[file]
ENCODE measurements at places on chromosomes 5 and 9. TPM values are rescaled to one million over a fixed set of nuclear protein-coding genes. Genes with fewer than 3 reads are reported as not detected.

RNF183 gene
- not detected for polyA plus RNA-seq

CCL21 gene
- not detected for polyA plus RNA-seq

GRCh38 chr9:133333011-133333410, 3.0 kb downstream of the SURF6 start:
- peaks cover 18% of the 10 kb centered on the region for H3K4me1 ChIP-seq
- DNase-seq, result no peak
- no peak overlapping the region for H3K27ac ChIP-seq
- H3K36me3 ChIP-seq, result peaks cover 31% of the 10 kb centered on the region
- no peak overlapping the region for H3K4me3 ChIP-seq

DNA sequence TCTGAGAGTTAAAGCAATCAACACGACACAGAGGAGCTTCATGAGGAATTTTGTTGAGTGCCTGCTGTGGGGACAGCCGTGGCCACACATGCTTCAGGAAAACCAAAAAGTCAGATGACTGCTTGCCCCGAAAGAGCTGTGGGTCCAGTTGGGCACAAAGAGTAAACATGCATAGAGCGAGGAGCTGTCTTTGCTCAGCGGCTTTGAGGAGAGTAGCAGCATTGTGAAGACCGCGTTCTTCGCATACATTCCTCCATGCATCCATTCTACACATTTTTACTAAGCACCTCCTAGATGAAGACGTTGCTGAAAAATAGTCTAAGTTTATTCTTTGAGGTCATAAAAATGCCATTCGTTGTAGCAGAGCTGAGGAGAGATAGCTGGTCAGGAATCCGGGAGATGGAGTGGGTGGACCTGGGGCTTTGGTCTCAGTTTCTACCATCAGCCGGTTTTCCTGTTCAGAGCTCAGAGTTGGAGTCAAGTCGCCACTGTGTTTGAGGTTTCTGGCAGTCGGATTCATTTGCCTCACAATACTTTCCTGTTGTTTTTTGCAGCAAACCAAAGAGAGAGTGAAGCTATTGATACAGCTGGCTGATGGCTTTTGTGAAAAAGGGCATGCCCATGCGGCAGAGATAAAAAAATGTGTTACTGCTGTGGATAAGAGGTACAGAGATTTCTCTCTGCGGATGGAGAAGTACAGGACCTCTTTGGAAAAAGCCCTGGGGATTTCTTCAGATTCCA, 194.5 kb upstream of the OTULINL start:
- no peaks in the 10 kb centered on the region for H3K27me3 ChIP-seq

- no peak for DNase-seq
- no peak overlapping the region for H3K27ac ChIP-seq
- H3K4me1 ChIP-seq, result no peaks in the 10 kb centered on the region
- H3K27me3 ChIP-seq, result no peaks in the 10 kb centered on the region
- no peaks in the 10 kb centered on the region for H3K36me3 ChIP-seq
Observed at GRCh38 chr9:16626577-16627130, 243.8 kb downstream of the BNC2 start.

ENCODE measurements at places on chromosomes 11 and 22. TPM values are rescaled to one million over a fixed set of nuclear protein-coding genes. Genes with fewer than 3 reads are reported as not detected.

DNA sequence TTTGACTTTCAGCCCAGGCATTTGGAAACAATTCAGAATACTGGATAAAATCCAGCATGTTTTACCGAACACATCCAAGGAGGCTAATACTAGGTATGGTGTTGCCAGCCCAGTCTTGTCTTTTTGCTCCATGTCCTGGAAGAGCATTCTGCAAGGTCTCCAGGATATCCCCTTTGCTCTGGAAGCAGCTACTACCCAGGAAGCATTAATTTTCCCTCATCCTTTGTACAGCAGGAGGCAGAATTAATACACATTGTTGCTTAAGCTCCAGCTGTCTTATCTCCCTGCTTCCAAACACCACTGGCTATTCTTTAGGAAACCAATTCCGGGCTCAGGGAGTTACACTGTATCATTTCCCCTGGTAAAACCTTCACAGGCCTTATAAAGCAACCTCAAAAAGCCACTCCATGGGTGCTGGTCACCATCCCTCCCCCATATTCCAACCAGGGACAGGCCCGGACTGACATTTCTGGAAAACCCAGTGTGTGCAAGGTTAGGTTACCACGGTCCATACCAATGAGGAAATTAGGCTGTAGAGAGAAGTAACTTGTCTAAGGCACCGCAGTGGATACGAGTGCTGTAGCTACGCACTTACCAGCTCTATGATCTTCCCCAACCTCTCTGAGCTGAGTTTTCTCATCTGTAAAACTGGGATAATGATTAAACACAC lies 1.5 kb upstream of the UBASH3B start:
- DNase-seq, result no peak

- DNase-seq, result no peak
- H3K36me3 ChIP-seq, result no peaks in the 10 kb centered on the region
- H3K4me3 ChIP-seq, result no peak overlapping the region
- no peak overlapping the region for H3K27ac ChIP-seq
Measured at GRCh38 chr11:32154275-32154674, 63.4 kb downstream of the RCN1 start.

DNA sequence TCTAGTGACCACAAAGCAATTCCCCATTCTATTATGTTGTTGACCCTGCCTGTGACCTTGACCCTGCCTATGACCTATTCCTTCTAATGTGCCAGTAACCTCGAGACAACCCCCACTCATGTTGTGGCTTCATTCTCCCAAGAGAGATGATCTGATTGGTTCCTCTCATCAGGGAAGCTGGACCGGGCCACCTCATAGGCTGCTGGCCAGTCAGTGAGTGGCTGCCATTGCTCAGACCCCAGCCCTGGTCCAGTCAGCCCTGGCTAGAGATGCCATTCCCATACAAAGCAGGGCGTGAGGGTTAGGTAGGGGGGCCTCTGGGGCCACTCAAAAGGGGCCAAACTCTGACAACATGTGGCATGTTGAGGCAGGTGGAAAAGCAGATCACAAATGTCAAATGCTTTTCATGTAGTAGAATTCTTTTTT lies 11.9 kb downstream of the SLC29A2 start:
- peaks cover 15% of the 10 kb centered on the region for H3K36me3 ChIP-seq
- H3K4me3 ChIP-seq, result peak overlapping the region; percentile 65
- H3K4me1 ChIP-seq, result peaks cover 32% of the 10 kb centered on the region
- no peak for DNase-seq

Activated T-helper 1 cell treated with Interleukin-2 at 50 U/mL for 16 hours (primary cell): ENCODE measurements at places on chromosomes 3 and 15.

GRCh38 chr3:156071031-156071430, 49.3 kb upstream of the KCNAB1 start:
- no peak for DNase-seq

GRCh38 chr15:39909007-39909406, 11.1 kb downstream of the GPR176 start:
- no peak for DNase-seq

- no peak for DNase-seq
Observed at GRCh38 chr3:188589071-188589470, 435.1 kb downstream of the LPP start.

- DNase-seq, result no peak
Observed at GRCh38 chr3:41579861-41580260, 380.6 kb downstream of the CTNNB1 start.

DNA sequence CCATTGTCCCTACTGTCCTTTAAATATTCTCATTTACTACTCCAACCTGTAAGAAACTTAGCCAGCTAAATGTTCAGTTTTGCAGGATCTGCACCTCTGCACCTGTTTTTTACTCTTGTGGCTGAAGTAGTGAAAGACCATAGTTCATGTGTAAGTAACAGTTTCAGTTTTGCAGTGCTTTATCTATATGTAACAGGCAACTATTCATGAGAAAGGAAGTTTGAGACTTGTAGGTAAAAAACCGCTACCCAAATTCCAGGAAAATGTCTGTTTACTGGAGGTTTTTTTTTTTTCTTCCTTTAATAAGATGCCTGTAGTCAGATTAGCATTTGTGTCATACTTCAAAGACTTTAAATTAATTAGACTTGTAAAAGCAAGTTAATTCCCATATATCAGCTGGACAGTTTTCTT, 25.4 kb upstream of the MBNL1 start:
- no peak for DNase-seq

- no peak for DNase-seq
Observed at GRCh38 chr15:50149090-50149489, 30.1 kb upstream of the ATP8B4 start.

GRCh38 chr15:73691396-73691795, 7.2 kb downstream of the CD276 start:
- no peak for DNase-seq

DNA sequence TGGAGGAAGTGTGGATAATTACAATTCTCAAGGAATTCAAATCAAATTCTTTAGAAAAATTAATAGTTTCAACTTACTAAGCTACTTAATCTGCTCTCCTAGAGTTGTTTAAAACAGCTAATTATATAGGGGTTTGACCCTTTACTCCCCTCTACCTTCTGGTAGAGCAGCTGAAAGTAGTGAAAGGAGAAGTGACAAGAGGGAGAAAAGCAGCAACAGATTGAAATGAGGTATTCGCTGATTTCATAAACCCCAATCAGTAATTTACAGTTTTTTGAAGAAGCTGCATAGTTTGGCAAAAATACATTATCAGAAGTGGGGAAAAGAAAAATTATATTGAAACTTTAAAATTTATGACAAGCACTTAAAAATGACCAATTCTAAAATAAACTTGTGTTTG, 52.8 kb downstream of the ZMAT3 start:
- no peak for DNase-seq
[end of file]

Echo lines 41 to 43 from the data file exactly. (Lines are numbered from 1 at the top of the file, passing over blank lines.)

Observed at GRCh38 chr3:41579861-41580260, 380.6 kb downstream of the CTNNB1 start.

DNA sequence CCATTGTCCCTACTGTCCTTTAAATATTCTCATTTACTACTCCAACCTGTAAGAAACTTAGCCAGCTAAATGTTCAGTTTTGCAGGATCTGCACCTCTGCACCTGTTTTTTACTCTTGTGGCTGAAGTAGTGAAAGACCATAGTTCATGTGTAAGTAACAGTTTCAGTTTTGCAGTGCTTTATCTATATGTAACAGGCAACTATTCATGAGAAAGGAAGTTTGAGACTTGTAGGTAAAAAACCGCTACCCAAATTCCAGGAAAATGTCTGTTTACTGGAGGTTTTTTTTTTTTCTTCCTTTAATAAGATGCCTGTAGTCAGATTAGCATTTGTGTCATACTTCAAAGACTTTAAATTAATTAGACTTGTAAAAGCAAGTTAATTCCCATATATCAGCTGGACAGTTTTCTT, 25.4 kb upstream of the MBNL1 start:
- no peak for DNase-seq